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UX designer

UX designer

They have a lot of different names; but they perform one crucial task: turning applications into something people like and want to use.

Alternative job titles for this role

  • User experience designer
  • Usability designer
  • Information architect
  • Interaction designer
  • Design analyst
  • Usability engineer
  • User interface designer

Introduction

A combination of artistry and technical wizardry, UX designers are mainly concerned with how a product feels and flows. A given design problem has no single right answer and UX designers explore many different approaches to solving a specific user problem. They ensure that the product logically flows from one step to the next. One way that a UX designer might do this is by conducting in-person user tests to observe behaviour. They refine and tweak apps and software to create the "best" user experience – one that people like and find easy to use. UX designers also look at sub-systems. For example, they might study the checkout process of an e-commerce website to see whether users find the process of buying from the website easy and pleasant.

What the job involves

  • Consider existing apps and evaluate its UI (user interface) and UX effectiveness
  • Define interaction models, user task flows, and UI specifications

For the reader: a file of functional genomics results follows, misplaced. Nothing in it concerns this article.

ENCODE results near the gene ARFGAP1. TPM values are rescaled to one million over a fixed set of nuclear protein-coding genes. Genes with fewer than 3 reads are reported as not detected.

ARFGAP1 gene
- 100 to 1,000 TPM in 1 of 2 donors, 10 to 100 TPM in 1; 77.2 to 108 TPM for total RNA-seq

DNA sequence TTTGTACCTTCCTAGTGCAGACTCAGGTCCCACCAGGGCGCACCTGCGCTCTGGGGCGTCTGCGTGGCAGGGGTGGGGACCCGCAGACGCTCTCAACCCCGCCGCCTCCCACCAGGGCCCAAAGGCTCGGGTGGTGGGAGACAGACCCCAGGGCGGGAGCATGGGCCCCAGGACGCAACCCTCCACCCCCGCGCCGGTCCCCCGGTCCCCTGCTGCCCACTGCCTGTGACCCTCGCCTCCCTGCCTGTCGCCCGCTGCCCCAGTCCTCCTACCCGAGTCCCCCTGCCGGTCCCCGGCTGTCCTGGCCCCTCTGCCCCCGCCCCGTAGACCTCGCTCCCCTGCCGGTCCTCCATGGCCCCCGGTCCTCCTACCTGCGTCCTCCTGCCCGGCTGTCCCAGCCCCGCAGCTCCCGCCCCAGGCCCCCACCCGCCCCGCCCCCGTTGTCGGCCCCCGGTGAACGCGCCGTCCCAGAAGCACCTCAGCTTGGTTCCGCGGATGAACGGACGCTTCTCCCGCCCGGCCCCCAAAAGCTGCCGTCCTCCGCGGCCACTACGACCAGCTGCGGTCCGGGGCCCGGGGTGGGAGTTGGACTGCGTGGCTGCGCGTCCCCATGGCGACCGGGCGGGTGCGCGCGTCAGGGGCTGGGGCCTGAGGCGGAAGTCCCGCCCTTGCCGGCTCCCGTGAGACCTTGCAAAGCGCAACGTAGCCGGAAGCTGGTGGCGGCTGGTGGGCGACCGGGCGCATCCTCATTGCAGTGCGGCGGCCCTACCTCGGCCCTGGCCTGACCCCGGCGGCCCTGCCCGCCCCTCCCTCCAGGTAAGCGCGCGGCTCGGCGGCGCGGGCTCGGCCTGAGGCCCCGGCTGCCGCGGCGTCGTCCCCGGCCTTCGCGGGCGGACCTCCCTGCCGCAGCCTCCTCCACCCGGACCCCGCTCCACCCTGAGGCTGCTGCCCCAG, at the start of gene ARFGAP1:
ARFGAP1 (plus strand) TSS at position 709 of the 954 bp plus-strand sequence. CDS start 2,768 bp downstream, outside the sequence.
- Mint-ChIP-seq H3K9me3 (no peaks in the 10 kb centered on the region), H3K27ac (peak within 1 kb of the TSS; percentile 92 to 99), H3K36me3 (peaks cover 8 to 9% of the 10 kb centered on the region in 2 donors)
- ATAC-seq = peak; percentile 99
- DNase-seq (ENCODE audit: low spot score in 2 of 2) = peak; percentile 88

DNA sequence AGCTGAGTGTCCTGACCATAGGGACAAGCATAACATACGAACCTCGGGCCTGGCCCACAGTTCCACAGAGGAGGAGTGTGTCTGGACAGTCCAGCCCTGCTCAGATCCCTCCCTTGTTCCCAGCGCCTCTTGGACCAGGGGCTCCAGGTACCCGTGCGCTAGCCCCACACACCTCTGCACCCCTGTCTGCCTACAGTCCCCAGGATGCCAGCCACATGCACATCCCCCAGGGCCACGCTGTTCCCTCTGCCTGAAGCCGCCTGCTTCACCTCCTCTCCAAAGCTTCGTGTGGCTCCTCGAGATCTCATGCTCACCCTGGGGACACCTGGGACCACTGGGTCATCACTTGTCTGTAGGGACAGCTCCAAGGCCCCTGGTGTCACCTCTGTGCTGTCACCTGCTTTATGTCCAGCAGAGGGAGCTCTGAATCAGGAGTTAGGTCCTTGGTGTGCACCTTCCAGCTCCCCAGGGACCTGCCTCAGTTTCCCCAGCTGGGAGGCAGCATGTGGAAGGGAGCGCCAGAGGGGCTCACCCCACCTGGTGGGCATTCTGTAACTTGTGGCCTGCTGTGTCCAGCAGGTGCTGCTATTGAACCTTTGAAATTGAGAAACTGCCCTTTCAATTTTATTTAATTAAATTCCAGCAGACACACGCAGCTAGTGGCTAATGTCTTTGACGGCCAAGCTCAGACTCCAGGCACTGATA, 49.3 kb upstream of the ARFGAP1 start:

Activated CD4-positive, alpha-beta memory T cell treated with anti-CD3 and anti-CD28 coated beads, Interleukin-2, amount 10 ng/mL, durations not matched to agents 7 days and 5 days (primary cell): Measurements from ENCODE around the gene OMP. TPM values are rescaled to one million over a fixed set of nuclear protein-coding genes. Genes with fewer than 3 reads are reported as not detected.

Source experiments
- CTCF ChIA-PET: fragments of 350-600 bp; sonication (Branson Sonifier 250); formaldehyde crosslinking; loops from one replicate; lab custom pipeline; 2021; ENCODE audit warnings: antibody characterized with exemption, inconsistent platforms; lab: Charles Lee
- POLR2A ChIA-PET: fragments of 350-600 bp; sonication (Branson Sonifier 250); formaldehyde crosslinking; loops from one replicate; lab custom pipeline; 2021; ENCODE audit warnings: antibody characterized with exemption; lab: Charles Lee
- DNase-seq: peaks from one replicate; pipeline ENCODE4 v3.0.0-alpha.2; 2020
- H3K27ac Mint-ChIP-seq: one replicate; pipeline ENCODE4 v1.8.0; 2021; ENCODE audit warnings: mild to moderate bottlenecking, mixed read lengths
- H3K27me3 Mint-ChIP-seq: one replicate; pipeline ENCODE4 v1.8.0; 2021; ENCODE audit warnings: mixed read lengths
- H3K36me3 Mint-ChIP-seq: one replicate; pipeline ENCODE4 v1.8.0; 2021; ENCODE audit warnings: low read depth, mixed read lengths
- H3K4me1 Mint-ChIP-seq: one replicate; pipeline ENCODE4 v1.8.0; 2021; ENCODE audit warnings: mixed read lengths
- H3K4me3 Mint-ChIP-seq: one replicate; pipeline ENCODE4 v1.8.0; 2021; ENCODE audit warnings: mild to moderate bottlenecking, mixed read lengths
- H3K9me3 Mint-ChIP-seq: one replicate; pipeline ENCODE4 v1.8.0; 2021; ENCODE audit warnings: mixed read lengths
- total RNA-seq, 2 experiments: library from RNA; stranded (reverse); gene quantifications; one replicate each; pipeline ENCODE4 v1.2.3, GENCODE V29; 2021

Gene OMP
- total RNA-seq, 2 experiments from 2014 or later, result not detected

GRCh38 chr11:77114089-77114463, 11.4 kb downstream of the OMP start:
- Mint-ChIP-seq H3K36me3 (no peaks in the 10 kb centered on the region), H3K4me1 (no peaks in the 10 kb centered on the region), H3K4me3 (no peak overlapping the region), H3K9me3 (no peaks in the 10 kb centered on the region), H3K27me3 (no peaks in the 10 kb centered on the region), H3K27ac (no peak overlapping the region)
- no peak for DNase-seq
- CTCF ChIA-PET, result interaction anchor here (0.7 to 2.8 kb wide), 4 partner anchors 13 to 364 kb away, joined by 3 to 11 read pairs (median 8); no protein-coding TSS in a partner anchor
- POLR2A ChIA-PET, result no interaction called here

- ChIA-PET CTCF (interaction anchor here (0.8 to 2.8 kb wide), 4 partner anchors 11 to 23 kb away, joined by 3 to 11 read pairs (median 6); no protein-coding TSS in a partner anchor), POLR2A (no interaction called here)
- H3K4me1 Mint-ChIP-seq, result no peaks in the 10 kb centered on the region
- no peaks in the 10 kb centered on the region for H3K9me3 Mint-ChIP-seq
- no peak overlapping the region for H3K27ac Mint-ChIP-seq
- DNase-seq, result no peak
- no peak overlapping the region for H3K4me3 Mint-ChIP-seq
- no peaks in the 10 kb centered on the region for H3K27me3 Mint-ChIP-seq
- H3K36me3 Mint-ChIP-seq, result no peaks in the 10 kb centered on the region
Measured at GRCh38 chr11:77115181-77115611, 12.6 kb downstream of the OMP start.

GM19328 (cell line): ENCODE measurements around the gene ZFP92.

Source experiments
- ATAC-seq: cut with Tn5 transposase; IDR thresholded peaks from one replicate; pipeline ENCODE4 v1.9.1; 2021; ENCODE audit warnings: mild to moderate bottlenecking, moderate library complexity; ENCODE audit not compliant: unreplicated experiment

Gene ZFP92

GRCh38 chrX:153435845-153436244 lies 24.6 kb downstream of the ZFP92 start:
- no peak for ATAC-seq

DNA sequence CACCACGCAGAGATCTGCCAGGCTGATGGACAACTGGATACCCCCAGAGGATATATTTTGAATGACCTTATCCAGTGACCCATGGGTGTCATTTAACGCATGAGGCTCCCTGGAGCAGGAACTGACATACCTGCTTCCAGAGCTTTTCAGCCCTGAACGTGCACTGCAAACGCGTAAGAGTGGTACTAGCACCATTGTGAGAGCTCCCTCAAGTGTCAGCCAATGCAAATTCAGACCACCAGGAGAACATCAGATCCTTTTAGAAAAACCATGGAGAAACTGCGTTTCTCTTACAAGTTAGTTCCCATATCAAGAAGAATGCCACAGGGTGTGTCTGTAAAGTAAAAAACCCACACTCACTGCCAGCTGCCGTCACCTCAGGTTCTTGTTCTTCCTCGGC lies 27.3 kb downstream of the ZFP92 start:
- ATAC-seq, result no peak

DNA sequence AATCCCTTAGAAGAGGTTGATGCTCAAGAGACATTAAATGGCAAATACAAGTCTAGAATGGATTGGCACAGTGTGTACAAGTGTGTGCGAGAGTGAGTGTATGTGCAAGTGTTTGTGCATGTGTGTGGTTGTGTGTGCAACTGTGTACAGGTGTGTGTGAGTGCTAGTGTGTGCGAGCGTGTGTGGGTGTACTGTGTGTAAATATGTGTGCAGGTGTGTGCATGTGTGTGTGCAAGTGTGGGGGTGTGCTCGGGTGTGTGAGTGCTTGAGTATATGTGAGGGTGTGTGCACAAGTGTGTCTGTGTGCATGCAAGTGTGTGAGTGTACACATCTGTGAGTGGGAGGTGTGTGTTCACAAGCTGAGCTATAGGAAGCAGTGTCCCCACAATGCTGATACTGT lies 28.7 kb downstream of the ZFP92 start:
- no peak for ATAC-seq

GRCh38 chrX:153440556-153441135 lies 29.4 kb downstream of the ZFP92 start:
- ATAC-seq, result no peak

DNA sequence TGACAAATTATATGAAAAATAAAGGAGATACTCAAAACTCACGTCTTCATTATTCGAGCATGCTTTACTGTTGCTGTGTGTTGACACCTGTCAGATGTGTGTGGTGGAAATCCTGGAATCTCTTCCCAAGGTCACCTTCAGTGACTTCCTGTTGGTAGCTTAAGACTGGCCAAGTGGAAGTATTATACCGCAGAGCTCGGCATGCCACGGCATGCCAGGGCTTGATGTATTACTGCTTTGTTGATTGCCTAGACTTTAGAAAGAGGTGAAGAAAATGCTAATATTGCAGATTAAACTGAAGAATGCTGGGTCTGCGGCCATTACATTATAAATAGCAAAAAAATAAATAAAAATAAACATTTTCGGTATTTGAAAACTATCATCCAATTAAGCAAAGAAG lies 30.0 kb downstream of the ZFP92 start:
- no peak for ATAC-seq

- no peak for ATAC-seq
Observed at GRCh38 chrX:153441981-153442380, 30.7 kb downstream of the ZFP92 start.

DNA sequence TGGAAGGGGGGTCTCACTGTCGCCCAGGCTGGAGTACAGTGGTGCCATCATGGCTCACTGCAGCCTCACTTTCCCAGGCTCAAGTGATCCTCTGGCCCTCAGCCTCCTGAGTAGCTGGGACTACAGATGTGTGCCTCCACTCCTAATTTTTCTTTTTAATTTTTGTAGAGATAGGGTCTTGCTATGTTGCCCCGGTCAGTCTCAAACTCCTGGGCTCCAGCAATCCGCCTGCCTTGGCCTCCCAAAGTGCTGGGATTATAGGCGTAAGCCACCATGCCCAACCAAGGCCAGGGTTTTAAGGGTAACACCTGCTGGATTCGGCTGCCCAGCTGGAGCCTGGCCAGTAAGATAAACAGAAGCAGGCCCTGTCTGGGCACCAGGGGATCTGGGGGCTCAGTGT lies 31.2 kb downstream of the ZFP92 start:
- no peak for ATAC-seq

• Communicate scenarios, end-to-end experiences, interaction models, and screen designs
  • Work with creative director and visual designers to incorporate a visual identity in the finished product Develop and maintain design wireframes, mock-ups, and specifications
  • Consider the human-computer interaction (HCI) element of a design

How your career can develop

UX design is such a relatively new discipline and profession that career paths are still in the process of being defined. However, skilled UX designers are in demand and progression to Senior User Experience expert is feasible with experience.

Why UX design matters

Large firms employing UX personnel are beginning to transition some of these personnel into customer experience (CX) roles, which will analyse how a product works in terms of the daily life of a customer, rather than just its technical capabilities.

Skills

  • Artistic eye for design
  • Ability to think creatively
  • Mathematical aptitude and strong problem-solving skills
  • Excellent IT and programming skills
  • Excellent organisational, time and project management skills
  • Accuracy and attention to detail
  • An understanding of the latest trends and their role in a commercial environment
  • Self-development skills to keep-up-to-date with fast-changing trends
  • Professional approach to time, costs and deadlines

Typical employers

  • Financial services
  • Manufacturing firms
  • Educational institutions
  • Banks
  • Specialist software development houses
  • Consulting firms
  • Telecommunications firms
  • Public sector organisations
  • Self-employed

Typical salary

  • Graduate/Starting €30,000
  • Senior/Potential €65,000

Typical qualifications

Degrees in computer programming, computing, information technology, software development and software engineering are common gateways to the profession.

Further information

Irish Software Association: www.software.ie

Irish Computer Society: www.ics.ie

Irish software research centre: www.lero.ie